Mr Jindal says that Jindal Power Limited (JPL), a subsidiary company, was given four coal blocks before 2004, when he became MP, and another four after that. He says that he agrees with the need to introduce a competitive bidding system now, but says that several years ago, there were few takers for coal blocks.
Opposition parties like the BJP and Nitish Kumar's JD(U) have been asking for action to be taken against Mr Jindal, whose firm was assigned coal blocks in Karnataka, Chhattisgarh, West Bengal and Jharkhand.
Questions about how coal blocks were allocated by the government - without transparency, according to the national auditor - has spawned a huge political crisis, forcing the government on the defensive over a coal policy allegedly founded in crony capitalism and laced with corruption. The opposition BJP has been demanding the Prime Minister's resignation. The auditor or CAG's report has said the government lost upto 1.86 lakh crores by delaying the introduction of an auction process. The Central Bureau of Investigation (CBI) has begun filing cases of criminal conspiracy and cheating against firms and their directors for allegedly misrepresenting information to corner coal blocks. And an inter-ministerial group of bureaucrats is expected to recommend in the next few days that some firms lose their permits because they have not made any progress in developing the fields they were allotted. A coal block in Jharkhand owned by Mr Jindal's firm is allegedly on that list.
One of the charges against Mr Jindal's firm relates to a coal block it was assigned in Chhattisgarh in 1998, for a power plant nearby. In India, coal cannot be mined for commercial reasons by private players- it must feed a steel or power plant. Mr Jindal was given a coal block at no charge, but his power plant in Chhattisgarh operates on "a merchant power model" - it is not bound by a long-term power-purchase-agreement with the state. So according to the opposition, Mr Jindal's firm mines coal cheaply, and sells it at higher rates than other companies can because it can "spot sell" or auction power to the highest bidder interested at a given time.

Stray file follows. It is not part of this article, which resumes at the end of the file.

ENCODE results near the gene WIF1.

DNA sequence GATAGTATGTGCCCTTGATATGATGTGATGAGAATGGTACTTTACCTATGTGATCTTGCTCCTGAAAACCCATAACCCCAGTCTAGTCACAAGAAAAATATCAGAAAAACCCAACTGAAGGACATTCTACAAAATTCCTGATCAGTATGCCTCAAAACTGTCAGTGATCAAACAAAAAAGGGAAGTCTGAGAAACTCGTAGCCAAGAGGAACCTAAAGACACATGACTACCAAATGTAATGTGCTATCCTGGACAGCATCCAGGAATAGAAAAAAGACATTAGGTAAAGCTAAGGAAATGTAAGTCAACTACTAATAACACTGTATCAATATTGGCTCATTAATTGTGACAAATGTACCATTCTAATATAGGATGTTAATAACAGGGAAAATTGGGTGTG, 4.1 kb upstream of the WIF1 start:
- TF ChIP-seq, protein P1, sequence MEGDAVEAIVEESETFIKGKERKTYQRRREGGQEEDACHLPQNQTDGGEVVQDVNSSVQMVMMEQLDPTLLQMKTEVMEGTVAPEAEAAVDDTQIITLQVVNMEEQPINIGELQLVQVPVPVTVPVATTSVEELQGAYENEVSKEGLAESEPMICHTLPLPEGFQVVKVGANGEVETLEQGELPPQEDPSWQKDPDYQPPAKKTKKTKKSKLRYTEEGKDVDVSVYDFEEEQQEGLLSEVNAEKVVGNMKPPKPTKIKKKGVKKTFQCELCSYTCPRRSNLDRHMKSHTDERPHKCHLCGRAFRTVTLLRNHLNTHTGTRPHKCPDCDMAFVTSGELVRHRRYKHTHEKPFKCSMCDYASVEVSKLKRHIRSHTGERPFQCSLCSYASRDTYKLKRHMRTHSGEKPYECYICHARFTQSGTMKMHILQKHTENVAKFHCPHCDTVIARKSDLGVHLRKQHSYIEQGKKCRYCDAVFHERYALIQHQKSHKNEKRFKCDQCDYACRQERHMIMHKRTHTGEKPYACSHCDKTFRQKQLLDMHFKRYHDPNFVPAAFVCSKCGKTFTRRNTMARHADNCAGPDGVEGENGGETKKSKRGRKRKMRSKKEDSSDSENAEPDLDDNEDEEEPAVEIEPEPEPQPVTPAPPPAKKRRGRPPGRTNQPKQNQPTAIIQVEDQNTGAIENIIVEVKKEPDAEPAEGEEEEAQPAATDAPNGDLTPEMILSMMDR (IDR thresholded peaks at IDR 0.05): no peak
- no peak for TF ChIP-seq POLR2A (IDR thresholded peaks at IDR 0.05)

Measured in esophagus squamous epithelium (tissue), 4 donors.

The Opposition says this defeats the point of giving away mines cheaply to ensure power prices remain low, a defence used by the government. "We wanted to achieve financial closure and wanted to sign long-term PPAs but no state government agreed," he says, stressing that he risked setting up a project without any guaranteed buyers for the power his plant would generate. "We began selling it in the open market because the state government did not want power. Chhattisgarh, at that time, was surplus in power," he said. The BJP, which has governed Chhattisgarh for nearly a decade, disagrees with that claim. Mr Jindal says that's just politics at play. "Today, we produce 1000 MW. We supply 250 MW within Chhattisgarh at about Rs 3, rest we sell as per competitive bidding."
He also said that his company's financial success is based not on malpractice but on clever operations, like putting up his power plant just 10 km from its coal block, reducing transportation and other costs. "We had minimum capital costs because our (power) plant was set up near the coal block," he says. "As supply has increased, prices have gone down.... they have fallen from Rs 5-6 to Rs 3.30," he said of his own plant's rates.